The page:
Yesterday's Gods

The “madmen in authority”, as Keynes characterised them, are still in thrall to “the markets” and the rating agencies. The people surrounding messrs Clegg and Cameron, as they struggle to an agreement, are more concerned that what they finally come up with will satisfy the markets, than that they will satisfy the electorate.

But, by definition, nobody understands the markets. That’s why speculative funds, such as hedges and private equity funds, can still make money out of them. Commentators can never predict future market moves, though they always explain in detail reasons for movements which have already occurred. Over the past few days it’s been repeated endlessly in the media, that the markets dislike uncertainty and want stability, but plainly that is the reverse of the truth: market volatility is what presents marketeers with the opportunity to make huge amounts of money, for which the tax payer will in the end pay. The question arises not so much as to why we still take markets seriously, but why markets should still be allowed such freedom to do damage. Surely the electorate should be given some protection.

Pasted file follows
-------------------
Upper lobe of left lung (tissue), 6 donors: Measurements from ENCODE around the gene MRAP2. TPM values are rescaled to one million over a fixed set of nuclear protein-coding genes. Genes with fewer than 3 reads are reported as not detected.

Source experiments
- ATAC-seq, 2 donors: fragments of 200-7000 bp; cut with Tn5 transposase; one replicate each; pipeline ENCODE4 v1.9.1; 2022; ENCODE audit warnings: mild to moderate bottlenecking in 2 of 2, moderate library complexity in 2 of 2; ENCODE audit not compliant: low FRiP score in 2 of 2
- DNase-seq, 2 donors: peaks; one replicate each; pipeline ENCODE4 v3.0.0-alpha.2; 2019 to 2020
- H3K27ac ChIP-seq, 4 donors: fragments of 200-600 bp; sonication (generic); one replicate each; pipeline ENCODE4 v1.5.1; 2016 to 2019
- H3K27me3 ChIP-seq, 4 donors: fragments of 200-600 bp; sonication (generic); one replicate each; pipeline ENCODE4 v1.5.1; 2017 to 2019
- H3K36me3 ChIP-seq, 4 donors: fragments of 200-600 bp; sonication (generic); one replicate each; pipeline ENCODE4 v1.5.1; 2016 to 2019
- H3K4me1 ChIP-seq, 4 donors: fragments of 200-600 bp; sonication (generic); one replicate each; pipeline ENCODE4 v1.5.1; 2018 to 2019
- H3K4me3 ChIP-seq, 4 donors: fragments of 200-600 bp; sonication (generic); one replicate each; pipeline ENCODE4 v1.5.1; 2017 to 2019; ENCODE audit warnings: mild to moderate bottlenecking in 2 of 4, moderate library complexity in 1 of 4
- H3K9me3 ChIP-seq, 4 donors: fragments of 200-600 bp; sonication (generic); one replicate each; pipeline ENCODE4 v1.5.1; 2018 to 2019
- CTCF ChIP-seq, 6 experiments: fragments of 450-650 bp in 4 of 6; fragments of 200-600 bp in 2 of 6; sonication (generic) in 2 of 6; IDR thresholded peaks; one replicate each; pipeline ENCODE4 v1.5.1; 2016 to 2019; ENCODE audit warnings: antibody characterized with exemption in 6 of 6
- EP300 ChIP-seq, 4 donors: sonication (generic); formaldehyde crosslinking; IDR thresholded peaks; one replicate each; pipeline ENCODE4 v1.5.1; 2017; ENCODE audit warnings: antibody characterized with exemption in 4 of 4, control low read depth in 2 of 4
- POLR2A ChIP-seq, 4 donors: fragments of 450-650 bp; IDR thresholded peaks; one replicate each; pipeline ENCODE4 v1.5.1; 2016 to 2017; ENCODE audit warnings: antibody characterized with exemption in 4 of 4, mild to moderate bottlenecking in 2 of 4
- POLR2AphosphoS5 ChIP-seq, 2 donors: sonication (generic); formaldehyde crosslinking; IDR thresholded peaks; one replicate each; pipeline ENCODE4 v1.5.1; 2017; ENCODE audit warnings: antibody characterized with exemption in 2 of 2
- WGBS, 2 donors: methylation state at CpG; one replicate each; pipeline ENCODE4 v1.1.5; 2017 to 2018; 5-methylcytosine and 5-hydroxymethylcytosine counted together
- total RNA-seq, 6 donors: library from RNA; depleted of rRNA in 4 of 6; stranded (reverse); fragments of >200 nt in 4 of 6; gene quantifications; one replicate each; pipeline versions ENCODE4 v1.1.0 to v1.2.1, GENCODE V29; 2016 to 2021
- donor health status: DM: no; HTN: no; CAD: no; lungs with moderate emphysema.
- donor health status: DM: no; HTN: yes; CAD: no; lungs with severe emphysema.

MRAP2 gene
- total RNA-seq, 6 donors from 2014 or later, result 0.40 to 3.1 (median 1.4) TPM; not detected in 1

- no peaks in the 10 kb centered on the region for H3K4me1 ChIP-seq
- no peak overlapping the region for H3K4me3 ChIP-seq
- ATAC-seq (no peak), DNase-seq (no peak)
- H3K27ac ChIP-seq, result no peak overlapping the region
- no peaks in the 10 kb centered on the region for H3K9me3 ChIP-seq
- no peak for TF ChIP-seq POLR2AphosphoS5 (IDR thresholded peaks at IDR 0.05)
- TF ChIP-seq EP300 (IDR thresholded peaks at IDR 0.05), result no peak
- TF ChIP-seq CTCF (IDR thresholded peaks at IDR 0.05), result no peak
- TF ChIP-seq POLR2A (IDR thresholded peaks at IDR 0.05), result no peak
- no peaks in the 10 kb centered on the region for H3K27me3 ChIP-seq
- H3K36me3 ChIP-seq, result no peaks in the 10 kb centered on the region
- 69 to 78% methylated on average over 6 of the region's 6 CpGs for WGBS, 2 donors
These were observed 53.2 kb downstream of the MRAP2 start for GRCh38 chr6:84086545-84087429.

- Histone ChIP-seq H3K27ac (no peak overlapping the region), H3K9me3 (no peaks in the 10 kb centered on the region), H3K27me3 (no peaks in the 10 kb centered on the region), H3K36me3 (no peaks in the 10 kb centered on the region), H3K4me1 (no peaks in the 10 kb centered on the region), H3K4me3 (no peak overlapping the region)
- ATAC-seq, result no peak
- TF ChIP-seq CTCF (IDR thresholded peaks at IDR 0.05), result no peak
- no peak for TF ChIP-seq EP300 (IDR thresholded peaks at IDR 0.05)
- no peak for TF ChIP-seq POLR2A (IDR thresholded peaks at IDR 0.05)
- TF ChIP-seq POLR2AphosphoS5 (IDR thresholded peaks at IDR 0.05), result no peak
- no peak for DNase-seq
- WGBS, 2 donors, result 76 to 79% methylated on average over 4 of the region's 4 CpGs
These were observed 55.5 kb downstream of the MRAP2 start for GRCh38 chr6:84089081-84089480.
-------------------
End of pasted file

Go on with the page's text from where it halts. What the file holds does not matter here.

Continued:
If markets are free, protection might be expected through the credit rating agencies, Standard and Poor’s and Moody’s. But they contributed in no small way to the massive losses incurred by the electorate as a result of the credit crunch of 2007-8. The agencies gave AAA credit ratings (ie lowest risk) to the riskiest pools of loans, fuelling the sub-prime mortgage fiasco. Among many other cock-ups, they failed to notice the insolvency of the Icelandic banks and gave the Icelandic Government a clean bill of health till its economy imploded. If these were not cock-ups, they were something rather more sinister resulting from vested interests. The rating agencies offer no protection, and don’t deserve to be taken seriously.

What the “madmen in authority” need is a different economic perspective to replace the free market fundamentalism which still rules today. But there can be little expectation of that informing the Conservative / Lib-Dem negotiations.

2 thoughts on “Yesterday's Gods”

  1. When I received my first preparation course on credit scoring, one exercise the teacher did was to make us study credit reports and fix lending decisions without a score. This led to “under lending” in most cases. Plus, it took longer so some applications were never read. That led to more under lending. A credit score isn’t perfect but it has made more lives finer and right or wrong…credit scores are a reality.


  2. Good credit plays a crucial role in economic development and has since the eighteenth century when growth first took off. And credit scores are a reality. But when the rating agencies get it wrong, as they do, assessing bad credit as good and vica versa, they do great damage with total impunity.


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